6 October 1999 | Mooby
This is one of those few films that builds up a wall of atmosphere around you and doesn't break it down until the movie's over. The lighting for Nowhere should have won a damned Oscar, and the performances are just how they should be: so by-the-numbers that they create the plastic, artificial/superficial feel director Gregg Araki was obviously striving for. This one is so cartoonish you'd think Ralph Bakshi made it at times, never letting anyone truly act, simply saying their lines with smarm and bravado.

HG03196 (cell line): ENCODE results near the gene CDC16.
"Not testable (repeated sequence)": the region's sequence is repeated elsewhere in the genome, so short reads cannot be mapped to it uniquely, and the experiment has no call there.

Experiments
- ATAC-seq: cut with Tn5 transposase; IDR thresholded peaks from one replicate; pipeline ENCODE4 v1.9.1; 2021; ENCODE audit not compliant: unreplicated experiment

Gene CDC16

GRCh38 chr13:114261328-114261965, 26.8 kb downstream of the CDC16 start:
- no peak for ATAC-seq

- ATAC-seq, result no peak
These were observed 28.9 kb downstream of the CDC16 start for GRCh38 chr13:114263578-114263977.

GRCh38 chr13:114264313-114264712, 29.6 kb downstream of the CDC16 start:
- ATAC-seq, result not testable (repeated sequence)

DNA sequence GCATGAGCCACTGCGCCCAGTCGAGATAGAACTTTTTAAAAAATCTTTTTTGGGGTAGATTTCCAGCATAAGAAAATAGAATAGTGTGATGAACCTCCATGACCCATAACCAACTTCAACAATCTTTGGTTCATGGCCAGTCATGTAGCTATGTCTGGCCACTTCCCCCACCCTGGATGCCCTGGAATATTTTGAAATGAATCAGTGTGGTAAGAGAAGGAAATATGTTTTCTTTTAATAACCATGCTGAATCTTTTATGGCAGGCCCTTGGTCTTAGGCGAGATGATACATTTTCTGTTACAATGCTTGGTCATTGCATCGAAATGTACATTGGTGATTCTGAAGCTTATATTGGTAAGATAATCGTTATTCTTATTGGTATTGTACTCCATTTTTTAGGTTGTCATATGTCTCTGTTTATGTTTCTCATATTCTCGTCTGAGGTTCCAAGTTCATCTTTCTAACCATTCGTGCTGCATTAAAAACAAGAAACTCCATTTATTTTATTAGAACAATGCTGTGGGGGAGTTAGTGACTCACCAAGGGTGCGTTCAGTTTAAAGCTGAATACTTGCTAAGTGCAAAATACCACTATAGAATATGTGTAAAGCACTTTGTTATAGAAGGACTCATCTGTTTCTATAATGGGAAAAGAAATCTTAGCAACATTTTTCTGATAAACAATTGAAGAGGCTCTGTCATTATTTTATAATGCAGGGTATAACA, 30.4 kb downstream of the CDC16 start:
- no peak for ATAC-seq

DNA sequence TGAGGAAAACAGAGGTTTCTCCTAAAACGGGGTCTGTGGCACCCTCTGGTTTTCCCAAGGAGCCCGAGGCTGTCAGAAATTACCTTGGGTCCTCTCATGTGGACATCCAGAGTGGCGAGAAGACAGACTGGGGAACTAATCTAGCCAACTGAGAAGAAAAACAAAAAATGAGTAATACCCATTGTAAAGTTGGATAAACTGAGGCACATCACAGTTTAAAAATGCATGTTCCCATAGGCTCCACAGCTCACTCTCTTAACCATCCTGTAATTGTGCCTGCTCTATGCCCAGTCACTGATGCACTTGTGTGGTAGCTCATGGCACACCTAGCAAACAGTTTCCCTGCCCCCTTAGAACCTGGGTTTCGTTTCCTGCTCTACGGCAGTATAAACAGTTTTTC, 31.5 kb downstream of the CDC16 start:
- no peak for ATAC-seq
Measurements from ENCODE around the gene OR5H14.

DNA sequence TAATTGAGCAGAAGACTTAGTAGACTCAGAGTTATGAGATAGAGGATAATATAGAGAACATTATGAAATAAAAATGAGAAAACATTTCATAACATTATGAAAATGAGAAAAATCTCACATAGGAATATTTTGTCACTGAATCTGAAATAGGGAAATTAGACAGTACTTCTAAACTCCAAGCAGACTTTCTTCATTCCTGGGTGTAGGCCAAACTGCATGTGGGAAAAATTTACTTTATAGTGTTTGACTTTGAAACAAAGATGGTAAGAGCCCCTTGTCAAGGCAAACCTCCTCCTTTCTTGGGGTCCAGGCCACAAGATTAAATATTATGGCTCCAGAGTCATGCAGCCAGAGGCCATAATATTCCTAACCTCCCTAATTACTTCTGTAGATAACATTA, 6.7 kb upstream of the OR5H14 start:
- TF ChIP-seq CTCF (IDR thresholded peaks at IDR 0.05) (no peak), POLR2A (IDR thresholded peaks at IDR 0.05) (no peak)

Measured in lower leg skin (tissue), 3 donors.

This flick also represents the uncertainty that exists when teenagers go out at night. It seems that everyone is being pulled in by the magnet of a party, but the roads which may or may not lead them there are the fun in watching. Araki effectively builds up a strong cast of aquaintances, making you want to see such characters as Dingbat and Dark in everyday, artificial, bubblegum high school class. The bizarre alien subplot is a daring direction to go in, but it is forgiven when as the credits roll, all you can think about is the seemingly endless haze of moody aura that entranced you for eighty two fascinating minutes.